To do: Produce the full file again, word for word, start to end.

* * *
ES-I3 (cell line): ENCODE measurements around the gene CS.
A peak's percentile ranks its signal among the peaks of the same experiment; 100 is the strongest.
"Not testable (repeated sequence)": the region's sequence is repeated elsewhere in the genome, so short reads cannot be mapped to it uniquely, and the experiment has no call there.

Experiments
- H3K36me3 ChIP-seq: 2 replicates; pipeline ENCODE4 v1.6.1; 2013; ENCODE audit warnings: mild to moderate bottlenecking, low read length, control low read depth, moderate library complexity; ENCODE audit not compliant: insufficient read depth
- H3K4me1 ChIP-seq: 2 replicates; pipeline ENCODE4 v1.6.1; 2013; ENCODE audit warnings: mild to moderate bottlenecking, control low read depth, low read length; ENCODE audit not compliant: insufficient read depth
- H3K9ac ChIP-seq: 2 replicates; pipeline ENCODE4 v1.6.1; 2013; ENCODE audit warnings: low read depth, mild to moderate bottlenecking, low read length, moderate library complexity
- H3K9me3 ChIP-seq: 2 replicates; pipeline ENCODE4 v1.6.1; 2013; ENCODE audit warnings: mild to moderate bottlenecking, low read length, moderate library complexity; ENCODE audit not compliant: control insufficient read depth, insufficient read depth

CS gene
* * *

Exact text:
ES-I3 (cell line): ENCODE measurements around the gene CS.
A peak's percentile ranks its signal among the peaks of the same experiment; 100 is the strongest.
"Not testable (repeated sequence)": the region's sequence is repeated elsewhere in the genome, so short reads cannot be mapped to it uniquely, and the experiment has no call there.

Experiments
- H3K36me3 ChIP-seq: 2 replicates; pipeline ENCODE4 v1.6.1; 2013; ENCODE audit warnings: mild to moderate bottlenecking, low read length, control low read depth, moderate library complexity; ENCODE audit not compliant: insufficient read depth
- H3K4me1 ChIP-seq: 2 replicates; pipeline ENCODE4 v1.6.1; 2013; ENCODE audit warnings: mild to moderate bottlenecking, control low read depth, low read length; ENCODE audit not compliant: insufficient read depth
- H3K9ac ChIP-seq: 2 replicates; pipeline ENCODE4 v1.6.1; 2013; ENCODE audit warnings: low read depth, mild to moderate bottlenecking, low read length, moderate library complexity
- H3K9me3 ChIP-seq: 2 replicates; pipeline ENCODE4 v1.6.1; 2013; ENCODE audit warnings: mild to moderate bottlenecking, low read length, moderate library complexity; ENCODE audit not compliant: control insufficient read depth, insufficient read depth

CS gene